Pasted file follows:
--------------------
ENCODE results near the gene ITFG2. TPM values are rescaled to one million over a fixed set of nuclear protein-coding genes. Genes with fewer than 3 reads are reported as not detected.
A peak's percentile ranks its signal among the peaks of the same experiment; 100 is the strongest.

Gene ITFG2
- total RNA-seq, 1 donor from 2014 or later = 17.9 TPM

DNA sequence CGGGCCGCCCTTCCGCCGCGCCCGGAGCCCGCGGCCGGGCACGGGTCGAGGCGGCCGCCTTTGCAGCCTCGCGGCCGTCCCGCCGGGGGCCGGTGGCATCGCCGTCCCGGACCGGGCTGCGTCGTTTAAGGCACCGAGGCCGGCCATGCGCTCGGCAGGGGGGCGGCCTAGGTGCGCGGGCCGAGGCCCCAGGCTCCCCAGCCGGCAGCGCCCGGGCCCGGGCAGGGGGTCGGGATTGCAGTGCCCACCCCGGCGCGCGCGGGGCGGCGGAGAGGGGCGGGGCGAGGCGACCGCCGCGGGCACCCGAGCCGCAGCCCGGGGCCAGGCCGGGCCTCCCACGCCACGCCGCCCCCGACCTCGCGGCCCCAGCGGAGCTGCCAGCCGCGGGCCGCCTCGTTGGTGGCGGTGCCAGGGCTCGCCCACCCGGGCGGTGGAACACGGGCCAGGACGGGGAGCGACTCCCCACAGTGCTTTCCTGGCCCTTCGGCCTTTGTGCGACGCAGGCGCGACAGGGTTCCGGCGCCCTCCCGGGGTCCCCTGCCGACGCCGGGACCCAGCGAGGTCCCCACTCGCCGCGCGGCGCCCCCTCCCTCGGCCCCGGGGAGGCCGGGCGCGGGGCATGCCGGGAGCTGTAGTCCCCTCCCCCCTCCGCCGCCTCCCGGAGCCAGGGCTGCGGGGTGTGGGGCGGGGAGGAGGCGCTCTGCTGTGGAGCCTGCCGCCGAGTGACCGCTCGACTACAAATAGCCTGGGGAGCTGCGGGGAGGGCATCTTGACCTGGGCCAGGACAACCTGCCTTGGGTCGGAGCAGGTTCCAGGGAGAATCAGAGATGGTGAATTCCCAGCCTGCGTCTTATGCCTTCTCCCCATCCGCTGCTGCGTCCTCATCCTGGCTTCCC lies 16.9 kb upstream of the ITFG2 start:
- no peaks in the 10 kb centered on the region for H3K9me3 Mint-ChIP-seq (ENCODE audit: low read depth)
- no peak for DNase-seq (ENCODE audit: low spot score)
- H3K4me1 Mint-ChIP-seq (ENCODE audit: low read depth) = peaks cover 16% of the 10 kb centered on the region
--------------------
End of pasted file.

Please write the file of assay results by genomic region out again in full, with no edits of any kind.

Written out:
ENCODE results near the gene ITFG2. TPM values are rescaled to one million over a fixed set of nuclear protein-coding genes. Genes with fewer than 3 reads are reported as not detected.
A peak's percentile ranks its signal among the peaks of the same experiment; 100 is the strongest.

Gene ITFG2
- total RNA-seq, 1 donor from 2014 or later = 17.9 TPM

DNA sequence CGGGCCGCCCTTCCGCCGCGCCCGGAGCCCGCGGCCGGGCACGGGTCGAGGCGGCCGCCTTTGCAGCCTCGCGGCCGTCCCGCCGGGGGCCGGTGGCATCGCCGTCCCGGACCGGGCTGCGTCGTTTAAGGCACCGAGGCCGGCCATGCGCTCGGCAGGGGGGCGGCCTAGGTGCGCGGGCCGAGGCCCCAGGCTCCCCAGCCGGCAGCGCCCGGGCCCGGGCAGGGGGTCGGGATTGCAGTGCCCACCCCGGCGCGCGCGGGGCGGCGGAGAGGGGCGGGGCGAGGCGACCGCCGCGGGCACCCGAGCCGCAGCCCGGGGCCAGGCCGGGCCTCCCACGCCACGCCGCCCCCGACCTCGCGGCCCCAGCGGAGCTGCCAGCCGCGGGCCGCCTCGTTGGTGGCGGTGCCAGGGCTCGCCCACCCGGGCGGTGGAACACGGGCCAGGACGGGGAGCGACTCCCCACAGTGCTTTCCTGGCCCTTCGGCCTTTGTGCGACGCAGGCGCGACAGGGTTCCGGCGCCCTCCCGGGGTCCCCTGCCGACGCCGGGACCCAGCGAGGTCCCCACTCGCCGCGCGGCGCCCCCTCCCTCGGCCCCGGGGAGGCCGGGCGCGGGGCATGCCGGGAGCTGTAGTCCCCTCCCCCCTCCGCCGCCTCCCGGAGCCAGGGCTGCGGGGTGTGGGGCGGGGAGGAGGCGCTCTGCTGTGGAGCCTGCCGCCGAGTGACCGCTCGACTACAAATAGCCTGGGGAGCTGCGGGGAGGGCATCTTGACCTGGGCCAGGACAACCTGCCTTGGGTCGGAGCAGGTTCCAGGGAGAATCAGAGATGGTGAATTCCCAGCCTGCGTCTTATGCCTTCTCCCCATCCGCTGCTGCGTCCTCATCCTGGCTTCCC lies 16.9 kb upstream of the ITFG2 start:
- no peaks in the 10 kb centered on the region for H3K9me3 Mint-ChIP-seq (ENCODE audit: low read depth)
- no peak for DNase-seq (ENCODE audit: low spot score)
- H3K4me1 Mint-ChIP-seq (ENCODE audit: low read depth) = peaks cover 16% of the 10 kb centered on the region